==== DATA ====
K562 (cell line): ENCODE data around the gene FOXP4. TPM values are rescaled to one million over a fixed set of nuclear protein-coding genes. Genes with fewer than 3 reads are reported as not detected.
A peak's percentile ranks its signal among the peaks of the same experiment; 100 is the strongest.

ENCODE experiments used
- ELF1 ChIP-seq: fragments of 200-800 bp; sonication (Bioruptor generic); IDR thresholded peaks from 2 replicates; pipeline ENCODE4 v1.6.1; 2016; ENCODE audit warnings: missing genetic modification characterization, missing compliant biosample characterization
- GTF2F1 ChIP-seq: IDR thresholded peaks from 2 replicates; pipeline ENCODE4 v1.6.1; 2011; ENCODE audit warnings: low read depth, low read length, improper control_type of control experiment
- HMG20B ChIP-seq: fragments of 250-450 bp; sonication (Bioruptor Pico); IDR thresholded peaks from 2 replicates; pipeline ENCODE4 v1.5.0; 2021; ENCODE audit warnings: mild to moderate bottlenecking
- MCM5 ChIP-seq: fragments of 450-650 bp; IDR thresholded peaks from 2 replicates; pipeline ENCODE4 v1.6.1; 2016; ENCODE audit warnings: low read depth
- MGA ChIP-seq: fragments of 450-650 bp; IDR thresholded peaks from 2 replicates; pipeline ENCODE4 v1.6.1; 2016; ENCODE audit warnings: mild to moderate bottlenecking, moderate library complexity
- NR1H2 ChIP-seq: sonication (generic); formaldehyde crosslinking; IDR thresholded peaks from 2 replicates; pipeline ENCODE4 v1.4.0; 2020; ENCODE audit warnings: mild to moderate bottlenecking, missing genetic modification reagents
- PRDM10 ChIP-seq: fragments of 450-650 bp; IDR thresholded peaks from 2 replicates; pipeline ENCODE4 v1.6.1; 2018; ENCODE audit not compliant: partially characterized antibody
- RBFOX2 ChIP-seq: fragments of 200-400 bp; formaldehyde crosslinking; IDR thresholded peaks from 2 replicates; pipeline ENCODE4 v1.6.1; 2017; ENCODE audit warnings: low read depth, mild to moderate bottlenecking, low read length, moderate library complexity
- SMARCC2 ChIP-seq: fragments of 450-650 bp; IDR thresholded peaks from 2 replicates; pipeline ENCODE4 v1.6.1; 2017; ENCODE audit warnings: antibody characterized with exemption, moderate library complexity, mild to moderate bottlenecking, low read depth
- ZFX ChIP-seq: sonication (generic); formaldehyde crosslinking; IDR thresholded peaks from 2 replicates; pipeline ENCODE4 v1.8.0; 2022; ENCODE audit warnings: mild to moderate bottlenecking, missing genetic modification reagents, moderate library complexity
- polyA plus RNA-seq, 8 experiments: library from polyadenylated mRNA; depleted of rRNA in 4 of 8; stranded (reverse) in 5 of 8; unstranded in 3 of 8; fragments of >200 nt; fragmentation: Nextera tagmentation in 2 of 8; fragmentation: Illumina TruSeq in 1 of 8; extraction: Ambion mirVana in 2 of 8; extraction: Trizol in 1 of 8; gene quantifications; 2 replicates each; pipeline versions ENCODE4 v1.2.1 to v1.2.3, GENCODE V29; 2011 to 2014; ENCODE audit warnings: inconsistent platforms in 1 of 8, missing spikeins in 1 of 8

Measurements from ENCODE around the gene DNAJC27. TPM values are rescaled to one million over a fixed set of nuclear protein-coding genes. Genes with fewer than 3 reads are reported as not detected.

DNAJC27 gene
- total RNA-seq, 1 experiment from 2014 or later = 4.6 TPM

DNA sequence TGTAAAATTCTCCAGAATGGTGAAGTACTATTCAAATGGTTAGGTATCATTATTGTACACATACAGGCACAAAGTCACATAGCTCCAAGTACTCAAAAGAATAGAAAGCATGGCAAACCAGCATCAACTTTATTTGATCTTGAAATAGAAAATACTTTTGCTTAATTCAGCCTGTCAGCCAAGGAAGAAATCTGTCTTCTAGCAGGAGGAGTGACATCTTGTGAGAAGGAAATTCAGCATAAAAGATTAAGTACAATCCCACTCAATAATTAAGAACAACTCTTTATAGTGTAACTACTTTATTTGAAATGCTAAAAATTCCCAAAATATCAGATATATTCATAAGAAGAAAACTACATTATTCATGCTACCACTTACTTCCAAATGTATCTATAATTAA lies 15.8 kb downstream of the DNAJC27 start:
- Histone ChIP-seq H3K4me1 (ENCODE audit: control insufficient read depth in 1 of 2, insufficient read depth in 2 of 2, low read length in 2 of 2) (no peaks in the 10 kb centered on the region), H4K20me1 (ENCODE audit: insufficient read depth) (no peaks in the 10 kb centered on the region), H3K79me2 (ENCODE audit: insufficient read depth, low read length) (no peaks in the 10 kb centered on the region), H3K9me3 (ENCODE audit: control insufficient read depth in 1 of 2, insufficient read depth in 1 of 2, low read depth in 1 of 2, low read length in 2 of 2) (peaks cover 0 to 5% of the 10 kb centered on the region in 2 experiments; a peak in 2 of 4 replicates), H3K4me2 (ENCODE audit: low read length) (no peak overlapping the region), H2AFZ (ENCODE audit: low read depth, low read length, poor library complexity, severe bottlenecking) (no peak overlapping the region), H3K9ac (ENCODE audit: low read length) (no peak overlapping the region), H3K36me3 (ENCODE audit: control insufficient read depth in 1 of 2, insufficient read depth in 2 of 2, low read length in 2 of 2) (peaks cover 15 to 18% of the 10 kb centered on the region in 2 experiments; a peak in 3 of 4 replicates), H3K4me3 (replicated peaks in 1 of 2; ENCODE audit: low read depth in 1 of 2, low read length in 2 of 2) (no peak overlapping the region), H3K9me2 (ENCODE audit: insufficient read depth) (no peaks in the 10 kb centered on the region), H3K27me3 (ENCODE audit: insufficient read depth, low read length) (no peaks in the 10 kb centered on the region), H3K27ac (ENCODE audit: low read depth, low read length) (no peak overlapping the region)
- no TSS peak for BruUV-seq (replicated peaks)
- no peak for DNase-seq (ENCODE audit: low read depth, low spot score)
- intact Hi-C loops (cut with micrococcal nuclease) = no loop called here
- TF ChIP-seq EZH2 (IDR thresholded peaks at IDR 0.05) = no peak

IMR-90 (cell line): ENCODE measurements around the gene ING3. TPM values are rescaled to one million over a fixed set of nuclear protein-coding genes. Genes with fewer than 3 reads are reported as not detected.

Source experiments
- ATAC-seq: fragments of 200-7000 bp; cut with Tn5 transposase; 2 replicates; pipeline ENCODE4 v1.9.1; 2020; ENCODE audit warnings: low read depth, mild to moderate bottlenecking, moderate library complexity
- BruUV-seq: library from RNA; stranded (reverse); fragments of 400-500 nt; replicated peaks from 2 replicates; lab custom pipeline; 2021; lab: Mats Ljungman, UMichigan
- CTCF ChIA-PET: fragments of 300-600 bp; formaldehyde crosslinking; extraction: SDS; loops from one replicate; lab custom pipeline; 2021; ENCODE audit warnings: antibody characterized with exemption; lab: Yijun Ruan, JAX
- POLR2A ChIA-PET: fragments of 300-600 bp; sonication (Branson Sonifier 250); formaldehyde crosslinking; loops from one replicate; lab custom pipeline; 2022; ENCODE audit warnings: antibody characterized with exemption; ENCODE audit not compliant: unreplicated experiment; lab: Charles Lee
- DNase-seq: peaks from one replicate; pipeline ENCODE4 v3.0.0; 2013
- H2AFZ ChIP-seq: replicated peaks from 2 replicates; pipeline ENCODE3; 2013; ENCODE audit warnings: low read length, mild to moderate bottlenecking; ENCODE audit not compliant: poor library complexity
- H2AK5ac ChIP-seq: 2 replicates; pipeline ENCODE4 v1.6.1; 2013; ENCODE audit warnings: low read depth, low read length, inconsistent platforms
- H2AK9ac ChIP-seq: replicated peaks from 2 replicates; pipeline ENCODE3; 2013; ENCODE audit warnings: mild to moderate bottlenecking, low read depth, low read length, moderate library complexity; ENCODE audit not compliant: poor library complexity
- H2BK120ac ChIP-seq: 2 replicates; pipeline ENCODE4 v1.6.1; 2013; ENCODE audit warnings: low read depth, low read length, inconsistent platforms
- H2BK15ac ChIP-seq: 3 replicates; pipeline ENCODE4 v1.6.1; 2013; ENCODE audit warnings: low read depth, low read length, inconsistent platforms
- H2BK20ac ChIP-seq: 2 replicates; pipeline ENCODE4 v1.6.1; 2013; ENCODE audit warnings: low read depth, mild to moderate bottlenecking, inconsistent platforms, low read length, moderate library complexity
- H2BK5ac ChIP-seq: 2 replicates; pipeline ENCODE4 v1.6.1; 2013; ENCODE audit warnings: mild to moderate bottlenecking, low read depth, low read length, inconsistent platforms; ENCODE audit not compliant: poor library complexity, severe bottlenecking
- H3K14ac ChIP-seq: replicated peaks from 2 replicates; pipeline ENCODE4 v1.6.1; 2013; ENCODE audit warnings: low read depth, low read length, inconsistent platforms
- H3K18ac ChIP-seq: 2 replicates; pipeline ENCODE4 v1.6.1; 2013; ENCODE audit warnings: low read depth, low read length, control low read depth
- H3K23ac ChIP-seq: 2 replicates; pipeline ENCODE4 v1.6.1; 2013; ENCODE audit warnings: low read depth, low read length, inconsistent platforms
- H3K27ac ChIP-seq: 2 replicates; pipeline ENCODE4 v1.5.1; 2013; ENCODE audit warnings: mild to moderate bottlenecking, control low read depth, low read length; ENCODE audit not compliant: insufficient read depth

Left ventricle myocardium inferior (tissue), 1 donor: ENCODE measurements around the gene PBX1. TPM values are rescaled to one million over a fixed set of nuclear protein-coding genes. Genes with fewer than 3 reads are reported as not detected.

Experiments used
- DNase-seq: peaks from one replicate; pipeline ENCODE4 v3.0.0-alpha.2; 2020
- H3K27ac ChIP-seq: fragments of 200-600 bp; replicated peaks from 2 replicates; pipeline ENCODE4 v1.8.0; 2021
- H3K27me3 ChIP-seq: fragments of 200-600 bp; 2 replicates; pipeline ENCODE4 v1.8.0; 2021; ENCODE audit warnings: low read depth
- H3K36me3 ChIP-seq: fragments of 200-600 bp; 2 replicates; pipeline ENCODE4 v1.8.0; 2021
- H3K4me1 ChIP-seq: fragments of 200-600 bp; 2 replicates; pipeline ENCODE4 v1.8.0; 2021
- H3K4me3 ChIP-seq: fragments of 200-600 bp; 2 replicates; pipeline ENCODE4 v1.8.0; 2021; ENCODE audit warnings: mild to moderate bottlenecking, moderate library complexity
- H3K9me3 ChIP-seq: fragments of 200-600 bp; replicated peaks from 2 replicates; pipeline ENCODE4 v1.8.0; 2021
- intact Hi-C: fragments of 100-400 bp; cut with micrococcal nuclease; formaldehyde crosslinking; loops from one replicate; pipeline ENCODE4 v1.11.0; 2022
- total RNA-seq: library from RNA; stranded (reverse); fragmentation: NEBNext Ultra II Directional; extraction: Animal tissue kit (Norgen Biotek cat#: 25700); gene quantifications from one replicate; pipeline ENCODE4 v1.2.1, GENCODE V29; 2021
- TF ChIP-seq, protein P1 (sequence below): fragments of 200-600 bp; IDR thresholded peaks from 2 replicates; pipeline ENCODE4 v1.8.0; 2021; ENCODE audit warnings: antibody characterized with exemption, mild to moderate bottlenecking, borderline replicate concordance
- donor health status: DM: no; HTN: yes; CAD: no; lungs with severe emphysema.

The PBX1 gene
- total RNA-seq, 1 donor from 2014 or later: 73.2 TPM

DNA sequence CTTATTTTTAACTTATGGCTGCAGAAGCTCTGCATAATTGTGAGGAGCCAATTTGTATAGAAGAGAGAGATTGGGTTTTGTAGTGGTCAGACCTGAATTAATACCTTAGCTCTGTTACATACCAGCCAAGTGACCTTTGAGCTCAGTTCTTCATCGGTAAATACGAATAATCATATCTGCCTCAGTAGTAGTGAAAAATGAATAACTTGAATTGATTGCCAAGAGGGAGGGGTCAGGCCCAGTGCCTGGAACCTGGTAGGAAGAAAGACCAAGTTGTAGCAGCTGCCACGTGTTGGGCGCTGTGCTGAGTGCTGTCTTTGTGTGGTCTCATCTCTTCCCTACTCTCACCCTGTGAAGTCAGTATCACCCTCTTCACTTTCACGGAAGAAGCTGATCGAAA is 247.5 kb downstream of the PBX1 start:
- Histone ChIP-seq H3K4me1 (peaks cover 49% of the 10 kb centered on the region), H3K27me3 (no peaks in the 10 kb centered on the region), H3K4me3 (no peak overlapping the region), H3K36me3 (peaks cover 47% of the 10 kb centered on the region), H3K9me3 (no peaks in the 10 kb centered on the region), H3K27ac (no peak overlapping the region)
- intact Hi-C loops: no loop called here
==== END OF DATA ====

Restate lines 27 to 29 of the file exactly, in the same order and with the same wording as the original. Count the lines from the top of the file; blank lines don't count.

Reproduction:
- BruUV-seq: library from RNA; stranded (reverse); fragments of 400-500 nt; replicated peaks from 2 replicates; lab custom pipeline; 2021; lab: Mats Ljungman, UMichigan
- CTCF ChIA-PET: fragments of 300-600 bp; formaldehyde crosslinking; extraction: SDS; loops from one replicate; lab custom pipeline; 2021; ENCODE audit warnings: antibody characterized with exemption; lab: Yijun Ruan, JAX
- POLR2A ChIA-PET: fragments of 300-600 bp; sonication (Branson Sonifier 250); formaldehyde crosslinking; loops from one replicate; lab custom pipeline; 2022; ENCODE audit warnings: antibody characterized with exemption; ENCODE audit not compliant: unreplicated experiment; lab: Charles Lee